1924 Legislation


Chinese immigrant children in New York, 1911
Courtesy of the Library of Congress

Until the 1880s, immigration to the United States was a relatively open process with few restrictions. Following the Civil War, however, a rise in Chinese immigration in California led to fears that immigrants provided a cheap source of labor that would undermine the ability of Americans to find employment. Chinese immigrants were also viewed as ethnically and culturally inferior to Americans of European descent, a racial prejudice that politicians were quick to use for political gain. As a result, the Chinese Exclusion Act, which was the first major piece of federal legislation to place restrictions on immigration, was passed in 1882.

Signed into law by President Chester Arthur, the Exclusion Act prohibited the immigration of Chinese laborers into the United States. Chinese merchants, students, teachers, and others were not officially excluded under the terms of Act, but the racist intentions of the bill were clear, as it also prohibited Chinese immigrants from receiving naturalized citizenship. (Children of immigrants who were born in the U.S., however, automatically received citizenship, regardless of their ethnicity.) The Exclusion Act as initially written had a ten-year expiration date, but its terms were renewed in 1892 and made permanent in 1902. It was finally repealed in 1943.1


Immigrants at Ellis Island, ca. 1900
Courtesy of the Library of Congress

The Chinese Exclusion Act was also the first piece of federal legislation that used race or nationality as the basis for immigration policy, an important legal precedent, and one that did not go unchallenged. Many Americans spoke out against the Exclusion Act, arguing that it violated American ideals of freedom and tolerance. Most American Catholics, for example, opposed the act, although anti-Catholic prejudice made the Church reluctant to take an openly critical stance on such a controversial issue. The founding of the NCWC was still in the future at the time of the Act's passage, meaning that the Church as yet had no organization that could lobby against the bill, should it be moved to do so.

The Chinese Exclusion Act paved the way for broader immigration restrictions. In 1903, Congress forbade the immigration of anarchists and polygamists to the U.S. Four years later, a new bill was passed that prohibited the entry of "those persons afflicted with tuberculosis or with a loathsome or dangerous contagious disease," as well as any women entering the country "for immoral purposes." There was growing support for further limitations and restrictions on immigration, fed by fears that the "inferior racial types" from Southern and Eastern Europe were rapidly outnumbering the ethnically dominant old-stock "Nordic" Americans through mass immigration.2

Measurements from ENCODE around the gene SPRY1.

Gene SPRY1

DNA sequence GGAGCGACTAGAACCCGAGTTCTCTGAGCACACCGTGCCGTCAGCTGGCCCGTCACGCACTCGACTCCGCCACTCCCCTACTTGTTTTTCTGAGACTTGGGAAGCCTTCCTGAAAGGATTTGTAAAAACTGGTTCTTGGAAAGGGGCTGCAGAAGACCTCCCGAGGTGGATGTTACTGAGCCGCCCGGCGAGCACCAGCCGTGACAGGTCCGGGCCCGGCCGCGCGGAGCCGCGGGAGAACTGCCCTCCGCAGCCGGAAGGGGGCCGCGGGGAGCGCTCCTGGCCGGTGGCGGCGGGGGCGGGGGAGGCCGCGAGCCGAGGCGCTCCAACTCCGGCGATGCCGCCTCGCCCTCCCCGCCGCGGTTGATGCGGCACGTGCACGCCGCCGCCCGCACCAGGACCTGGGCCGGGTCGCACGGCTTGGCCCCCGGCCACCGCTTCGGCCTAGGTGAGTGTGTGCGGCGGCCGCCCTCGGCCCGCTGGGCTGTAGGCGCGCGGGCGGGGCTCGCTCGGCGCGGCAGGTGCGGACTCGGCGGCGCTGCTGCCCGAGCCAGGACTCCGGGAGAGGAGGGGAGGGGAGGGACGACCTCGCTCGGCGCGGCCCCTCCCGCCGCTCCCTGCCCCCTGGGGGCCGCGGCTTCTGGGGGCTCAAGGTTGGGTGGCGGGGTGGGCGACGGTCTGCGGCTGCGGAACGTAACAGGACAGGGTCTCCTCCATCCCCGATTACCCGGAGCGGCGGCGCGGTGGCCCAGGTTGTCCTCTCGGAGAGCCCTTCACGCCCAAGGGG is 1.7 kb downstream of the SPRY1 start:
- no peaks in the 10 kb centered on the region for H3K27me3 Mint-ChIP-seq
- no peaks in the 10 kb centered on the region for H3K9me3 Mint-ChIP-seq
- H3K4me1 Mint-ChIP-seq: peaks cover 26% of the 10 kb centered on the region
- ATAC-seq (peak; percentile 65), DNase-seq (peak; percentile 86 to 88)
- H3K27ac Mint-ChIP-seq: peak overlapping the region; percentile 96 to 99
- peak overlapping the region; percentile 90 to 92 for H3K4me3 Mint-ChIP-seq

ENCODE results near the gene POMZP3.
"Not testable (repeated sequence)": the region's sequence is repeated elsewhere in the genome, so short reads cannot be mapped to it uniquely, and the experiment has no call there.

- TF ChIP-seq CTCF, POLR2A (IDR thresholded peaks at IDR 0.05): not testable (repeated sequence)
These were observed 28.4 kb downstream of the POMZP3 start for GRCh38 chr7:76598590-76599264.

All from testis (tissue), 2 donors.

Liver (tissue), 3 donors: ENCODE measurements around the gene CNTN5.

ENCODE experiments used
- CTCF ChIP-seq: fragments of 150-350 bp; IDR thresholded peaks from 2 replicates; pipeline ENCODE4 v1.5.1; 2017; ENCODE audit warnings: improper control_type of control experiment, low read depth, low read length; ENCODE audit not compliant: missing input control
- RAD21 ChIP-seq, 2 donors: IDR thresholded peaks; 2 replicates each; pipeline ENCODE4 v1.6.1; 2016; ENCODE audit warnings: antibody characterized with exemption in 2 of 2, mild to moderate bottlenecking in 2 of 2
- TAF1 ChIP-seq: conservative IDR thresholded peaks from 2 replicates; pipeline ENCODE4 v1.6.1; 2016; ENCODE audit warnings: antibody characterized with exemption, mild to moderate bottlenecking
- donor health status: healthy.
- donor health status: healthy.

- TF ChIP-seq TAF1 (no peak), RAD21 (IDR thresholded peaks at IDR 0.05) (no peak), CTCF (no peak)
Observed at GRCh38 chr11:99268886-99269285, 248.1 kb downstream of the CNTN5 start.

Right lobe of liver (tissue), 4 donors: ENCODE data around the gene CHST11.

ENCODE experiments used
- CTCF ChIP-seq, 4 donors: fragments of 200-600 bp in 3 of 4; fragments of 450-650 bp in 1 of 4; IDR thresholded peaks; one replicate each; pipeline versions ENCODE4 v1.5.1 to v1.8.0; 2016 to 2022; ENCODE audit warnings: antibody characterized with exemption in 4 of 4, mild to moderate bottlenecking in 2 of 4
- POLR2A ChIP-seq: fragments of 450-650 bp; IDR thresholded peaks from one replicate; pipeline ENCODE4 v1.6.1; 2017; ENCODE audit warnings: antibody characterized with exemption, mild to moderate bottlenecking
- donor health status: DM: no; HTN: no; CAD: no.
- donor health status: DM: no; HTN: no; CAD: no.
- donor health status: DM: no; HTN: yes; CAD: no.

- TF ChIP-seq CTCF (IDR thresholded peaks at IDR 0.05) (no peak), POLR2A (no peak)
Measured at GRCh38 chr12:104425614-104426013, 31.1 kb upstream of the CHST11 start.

These negative attitudes towards certain racial "types" were encouraged by the belief that inherited traits determined a person's economic and social success. People believed that immigrants from Southern and Eastern Europe were genetically less able to be productive citizens, and thus would be a burden on the American public. These ideas influenced the immigration legislation passed by Congress in the 1910s and 1920s. The Immigration Act of 1917, for example, imposed a literacy test on potential immigrants, prohibiting the illiterate from entering the country. Illiteracy was seen as a sign of natural inferiority, rather than as a result of poor education. The literacy test as a basis for immigration restriction was vehemently opposed by the majority of American Catholics, who believed that the bill was aimed at curtailing Catholic immigration to the U.S. The bill was vetoed by President Woodrow Wilson, who insisted that literacy was not an adequate measure of an immigrant's citizenship potential. The rising tide of nationalist sentiment inspired by American entry into the First World War, however, encouraged Congress to override the veto and establish the literacy test as a means of immigration restriction.


Anti-Catholic political cartoon by Thomas Nast, ca. 1900
Courtesy of the Library of Congress

Following the War, the popularity of immigration restriction was at an all-time high. In response, Congress passed the Emergency Quota Act in 1921, which established fixed limits on the number of people emigrating to the U.S. from any one country. The 1921 Act established the quotas based on 3% of the number of immigrants from each national origin group based on the 1910 census, which reflected fewer numbers of immigrants from Southern and Eastern Europe than the time in which the act was under debate. In fixing the quotas based on the 1910 numbers, Congress hoped to keep out the supposedly inferior races, such as Italians, Poles, and Slavs. In 1924, the Johnson-Reed Act extended the quota system in an even more discriminatory process. 

This Act fixed immigration at 153,700 immigrants per year, a draconian restriction on immigration; it also changed the basis of the quotas to 2% of the nationalities represented in the 1890 census, when even fewer Southern and Eastern Europeans had been present in the United States. The new legislation thus discriminated against Catholic immigrants, the majority of whom came from the "undesirable" regions of Europe. The documents on this page demonstrate Catholic opposition to the Johnson-Reed Act, and the response of the NCWC's Bureau of Immigration to the Act's passage.


1Andrew Gyory, Closing the Gate: Race Politics, and the Chinese Exclusion Act, (Chapel Hill, NC: The University of North Carolina Press, 1998), 257.

2See Mary Elizabeth Brown, "Immigration Legislation in the United States" in The Encyclopedia of American Catholic History, Michael Glazier and Thomas J. Shelley, eds. (Collegeville, MN: The Liturgical Press, 1997), 681-83.